Our findings also shed new insight into the relationship between puncta adherentia and synaptic junctions. Although the relationship between the two types of junctions in general is still controversial, their structural relationship at the synapses between the mossy fiber terminals and dendrites of pyramidal cells in the CA3 area has extensively been studied by Amaral and Dent (1981) (Fig. 8). They have found that this type of synapse is so highly developed that puncta adherentia and synaptic junctions must have their own functions. Six puncta adherentia and eight synaptic junctions on average are present in a single nerve terminal. The former junctions locate almost exclusively at cell–cell contact sites between the mossy fiber terminals and dendritic trunks of pyramidal cells, and the latter junctions are exclusively at the contact sites between synaptic vesicle–containing active zones of the mossy fiber terminals and the heads of highly lobulated dendritic spines. In the mossy fiber terminals, the cytoplasmic face of puncta adherentia junctions are not covered with synaptic vesicles but with a row of mitochondria. Therefore, synaptic junctions are regarded as neurotransmitter release sites and puncta adherentia junctions as mechanical anchoring sites, and transformation from one type of junction to the other is unlikely, at least in this highly developed type of synapse. Our morphological results indicate that nectin-1 and -3 are specific for puncta adherentia junctions, at least between the mossy fiber terminals and dendrites of pyramidal cells in the CA3 area of adult mouse hippocampus.

A possible role of the nectin–afadin system in domain segregation of synaptic and puncta adherentia junctions

We have identified changes in the distribution of the nectin–afadin system as well as the cadherin–catenin system during development of synapses (Fig. 8). At least three developmental stages are recognized during the maturation of synapses. At the first developmental stage, P4, nectin-1, -3, l-afadin, and αN-catenin colocalize at cell–cell contact sites, which are probably the most primitive synapses where morphological differentiation between synaptic and puncta adherentia junctions is not clearly observed. Appearance of the nectin–afadin and cadherin–catenin systems precedes membrane domain segregation of synaptic and puncta adherentia junctions. It is noteworthy that at the most primitive synapses, nectin-1 and -3 localize in an asymmetrical manner at cell–cell contact sites, suggesting that nectin-1 and -3 function as a hetero-trans-dimer from the beginning of synaptogenesis. At the second stage, P7, when morphological differentiation between the two domains is complete, the nectin–afadin system localizes with αN-catenin both at synaptic and puncta adherentia junctions. At the final stage, P14, when synaptic junctions are formed exclusively on the spines that stem from dendrites, the nectin–afadin system, together with the cadherin–catenin system, localizes at puncta adherentia junctions. These results suggest that during the maturation of synapses, membrane domain specialization gradually proceeds, and both the nectin–afadin and cadherin–catenin systems may participate in domain segregation and spine formation.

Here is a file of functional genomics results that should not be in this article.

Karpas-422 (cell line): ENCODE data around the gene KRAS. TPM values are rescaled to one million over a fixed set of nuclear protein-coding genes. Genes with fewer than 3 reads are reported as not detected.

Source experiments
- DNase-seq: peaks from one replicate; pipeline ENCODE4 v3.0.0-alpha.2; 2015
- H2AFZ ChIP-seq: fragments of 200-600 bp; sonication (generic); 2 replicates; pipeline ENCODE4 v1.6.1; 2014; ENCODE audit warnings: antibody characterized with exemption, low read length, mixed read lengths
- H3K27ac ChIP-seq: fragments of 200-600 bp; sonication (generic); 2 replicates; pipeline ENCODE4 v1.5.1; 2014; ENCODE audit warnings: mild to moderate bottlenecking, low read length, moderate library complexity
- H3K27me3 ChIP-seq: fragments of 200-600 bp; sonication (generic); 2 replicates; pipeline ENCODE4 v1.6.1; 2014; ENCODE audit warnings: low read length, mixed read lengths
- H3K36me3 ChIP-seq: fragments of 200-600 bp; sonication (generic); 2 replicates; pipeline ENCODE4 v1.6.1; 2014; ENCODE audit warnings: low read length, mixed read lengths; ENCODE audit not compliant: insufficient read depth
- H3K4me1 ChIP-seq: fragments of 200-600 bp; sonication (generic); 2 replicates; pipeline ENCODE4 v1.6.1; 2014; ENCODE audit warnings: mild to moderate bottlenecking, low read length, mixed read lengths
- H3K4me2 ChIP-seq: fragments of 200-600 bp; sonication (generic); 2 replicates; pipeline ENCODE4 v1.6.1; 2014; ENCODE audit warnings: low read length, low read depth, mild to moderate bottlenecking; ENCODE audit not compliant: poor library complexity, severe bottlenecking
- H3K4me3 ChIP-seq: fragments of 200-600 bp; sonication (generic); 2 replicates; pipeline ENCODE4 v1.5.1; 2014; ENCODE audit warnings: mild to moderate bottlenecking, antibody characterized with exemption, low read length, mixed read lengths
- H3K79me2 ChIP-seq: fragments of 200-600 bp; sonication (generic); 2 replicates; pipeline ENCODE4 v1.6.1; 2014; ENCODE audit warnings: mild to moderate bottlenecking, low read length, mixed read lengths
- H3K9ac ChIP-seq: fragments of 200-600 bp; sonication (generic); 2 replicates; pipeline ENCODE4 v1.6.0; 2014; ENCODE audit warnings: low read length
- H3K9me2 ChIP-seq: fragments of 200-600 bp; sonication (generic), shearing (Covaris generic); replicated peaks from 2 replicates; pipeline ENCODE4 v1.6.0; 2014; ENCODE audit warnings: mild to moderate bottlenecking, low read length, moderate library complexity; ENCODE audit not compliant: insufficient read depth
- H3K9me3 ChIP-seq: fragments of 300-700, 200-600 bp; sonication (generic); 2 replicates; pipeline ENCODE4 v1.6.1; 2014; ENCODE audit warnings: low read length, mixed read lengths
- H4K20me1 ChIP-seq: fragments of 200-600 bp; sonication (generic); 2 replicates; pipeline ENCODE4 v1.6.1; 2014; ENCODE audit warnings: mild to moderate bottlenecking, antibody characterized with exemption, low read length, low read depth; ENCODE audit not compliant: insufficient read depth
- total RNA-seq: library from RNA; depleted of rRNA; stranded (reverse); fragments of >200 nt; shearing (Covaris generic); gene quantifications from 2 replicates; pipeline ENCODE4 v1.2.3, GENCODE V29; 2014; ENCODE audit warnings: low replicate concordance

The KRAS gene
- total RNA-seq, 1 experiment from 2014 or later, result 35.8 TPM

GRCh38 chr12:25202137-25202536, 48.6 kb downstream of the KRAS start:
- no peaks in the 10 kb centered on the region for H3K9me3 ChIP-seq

This neural membrane domain specialization is apparently similar to that found in the formation of the junctional complex, which mainly consists of adherens and tight junctions in epithelial cells, with respect to the order of junctional protein localization patterns. During the initial stage of the formation junctional complex in epithelial cells, primordial spot-like junctions are first formed at the tips of cellular protrusions radiating from adjacent cells (Yonemura et al., 1995; Adams et al., 1998; Ando-Akatsuka et al., 1999; Vasioukhin et al., 2000). The cadherin–catenin and nectin–afadin systems colocalize at the primordial junctions where claudin is not concentrated (Asakura et al., 1999; unpublished data). Claudin is a key cell–cell adhesion molecule that forms tight junctions (Tsukita et al., 1999). As cellular polarization proceeds, claudin gradually accumulates at the spot-like junctions to form tight junctions, and the cadherin–catenin and nectin–afadin systems are sorted out from claudin to form adherens junctions.

A role of the nectin–afadin system in formation of synapses